What would have happened to Rachel and Ross from Friends after the fairytale ending? How would their relationship fare with children, aging, restlessness, boredom, sickness, and death? These are the questions asked by James Fritz’s perfectly formed play, a one-woman duologue performed with forensic focus by Molly Vevers. She flits between playing Rachel and Ross; words bubble out of her lips in double-time, but with clarity and flair.
If the premise sounds ticket-floggingly cute, it’s worth saying that this is a thoughtful hour that requires no prior knowledge of the American sit-com (though it’s seasoned with little references that will be funnier if you grew up with Friends ever-present on E4). Fritz finds a truthful personal story, presenting the divergent inner monologues of a couple now in their forties – Ross increasingly possessive of his “prom queen”, near-obsessive over Rachel’s beauty, convinced their love is eternal; Rachel is stifled and frustrated, cuttingly cruel about her “really fucking boring” husband and dreaming of affairs. The gap in their perception of the relationship is blackly comic – and gets much more painful once Ross is diagnosed with a brain tumour.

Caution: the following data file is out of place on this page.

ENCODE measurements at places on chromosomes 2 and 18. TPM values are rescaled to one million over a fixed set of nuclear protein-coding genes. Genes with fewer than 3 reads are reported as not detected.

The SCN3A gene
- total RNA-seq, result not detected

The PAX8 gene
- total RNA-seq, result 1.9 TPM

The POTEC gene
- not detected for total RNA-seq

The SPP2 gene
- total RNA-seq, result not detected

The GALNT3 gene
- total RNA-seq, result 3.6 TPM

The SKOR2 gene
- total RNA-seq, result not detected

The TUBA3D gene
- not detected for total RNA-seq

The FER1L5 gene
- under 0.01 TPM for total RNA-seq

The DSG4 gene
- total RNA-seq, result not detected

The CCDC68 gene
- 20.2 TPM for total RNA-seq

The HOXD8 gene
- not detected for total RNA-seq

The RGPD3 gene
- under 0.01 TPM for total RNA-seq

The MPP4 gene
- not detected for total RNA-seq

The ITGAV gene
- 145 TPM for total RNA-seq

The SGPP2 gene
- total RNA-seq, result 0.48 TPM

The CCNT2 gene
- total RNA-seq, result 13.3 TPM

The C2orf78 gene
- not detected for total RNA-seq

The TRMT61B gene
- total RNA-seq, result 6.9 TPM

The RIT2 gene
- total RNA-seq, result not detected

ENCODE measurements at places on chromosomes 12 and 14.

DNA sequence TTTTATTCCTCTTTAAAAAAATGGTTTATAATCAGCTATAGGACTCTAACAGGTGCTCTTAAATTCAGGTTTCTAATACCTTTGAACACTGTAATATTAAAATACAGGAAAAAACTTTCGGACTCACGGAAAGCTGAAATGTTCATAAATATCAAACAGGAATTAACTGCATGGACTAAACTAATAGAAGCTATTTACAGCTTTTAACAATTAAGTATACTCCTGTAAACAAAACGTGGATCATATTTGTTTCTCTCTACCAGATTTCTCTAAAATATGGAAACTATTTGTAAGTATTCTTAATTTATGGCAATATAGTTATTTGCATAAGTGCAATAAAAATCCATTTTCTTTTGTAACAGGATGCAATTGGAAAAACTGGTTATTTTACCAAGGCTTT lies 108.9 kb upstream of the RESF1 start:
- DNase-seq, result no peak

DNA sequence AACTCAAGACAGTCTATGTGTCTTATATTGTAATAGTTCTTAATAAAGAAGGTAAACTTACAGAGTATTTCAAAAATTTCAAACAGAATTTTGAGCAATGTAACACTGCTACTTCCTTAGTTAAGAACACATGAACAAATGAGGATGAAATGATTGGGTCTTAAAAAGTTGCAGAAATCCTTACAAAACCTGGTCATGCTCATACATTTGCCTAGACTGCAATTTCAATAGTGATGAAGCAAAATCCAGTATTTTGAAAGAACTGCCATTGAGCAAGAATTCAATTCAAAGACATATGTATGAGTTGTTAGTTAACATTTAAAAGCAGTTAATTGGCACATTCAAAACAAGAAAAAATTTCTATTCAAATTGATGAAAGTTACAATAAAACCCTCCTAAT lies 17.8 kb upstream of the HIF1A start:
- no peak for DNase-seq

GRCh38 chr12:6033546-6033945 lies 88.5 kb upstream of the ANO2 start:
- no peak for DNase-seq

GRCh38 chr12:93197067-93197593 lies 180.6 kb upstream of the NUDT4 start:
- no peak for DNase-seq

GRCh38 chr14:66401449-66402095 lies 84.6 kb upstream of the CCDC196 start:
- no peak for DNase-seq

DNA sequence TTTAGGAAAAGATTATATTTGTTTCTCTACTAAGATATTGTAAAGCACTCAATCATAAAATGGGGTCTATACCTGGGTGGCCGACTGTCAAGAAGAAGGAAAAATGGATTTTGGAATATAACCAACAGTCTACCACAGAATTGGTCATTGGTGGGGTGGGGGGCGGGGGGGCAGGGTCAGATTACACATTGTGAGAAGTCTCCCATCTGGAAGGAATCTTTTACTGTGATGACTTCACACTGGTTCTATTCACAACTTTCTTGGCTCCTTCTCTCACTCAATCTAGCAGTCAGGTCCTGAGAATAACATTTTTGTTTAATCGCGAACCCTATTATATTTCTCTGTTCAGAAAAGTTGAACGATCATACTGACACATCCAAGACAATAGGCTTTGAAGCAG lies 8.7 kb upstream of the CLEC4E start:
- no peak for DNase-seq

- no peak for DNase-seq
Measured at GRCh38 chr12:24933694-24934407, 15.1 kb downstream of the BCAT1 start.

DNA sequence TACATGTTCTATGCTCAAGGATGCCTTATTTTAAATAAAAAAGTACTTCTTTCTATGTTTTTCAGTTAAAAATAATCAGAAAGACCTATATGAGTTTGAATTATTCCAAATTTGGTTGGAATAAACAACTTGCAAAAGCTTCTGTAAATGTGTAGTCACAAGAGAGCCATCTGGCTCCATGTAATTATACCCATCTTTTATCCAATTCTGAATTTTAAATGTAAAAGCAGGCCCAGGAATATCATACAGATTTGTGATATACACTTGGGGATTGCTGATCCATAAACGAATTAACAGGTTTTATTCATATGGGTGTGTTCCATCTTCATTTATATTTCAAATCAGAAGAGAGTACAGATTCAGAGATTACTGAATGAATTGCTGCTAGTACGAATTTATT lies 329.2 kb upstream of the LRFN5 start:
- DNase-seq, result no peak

In truth, Ross & Rachel is almost too cynical. Ross’s sense of ownership over a woman he supposedly loves becoming menacing, but Rachel’s complete lack of sympathy towards a dying man she’s spent her life with also strains belief; not even Ross from Friends is so annoying that you wouldn’t feel a tug of compassion if he was dying…
Where Fritz’s play really excels, however, is in simultaneously probing the myth-making we engage in in our personal relationships, and the myth-making pop culture romance peddles – ‘happy ever after’, ‘meant for each other’, ‘together forever’ – and how one informs the other. How sit-com clichés come to define real love-lives. Ross & Rachel takes a fictional couple, and makes them look like a real couple that’s spent too much time watching fictional couples. Which, in this world of endless Friends repeats, is something we can all recognise.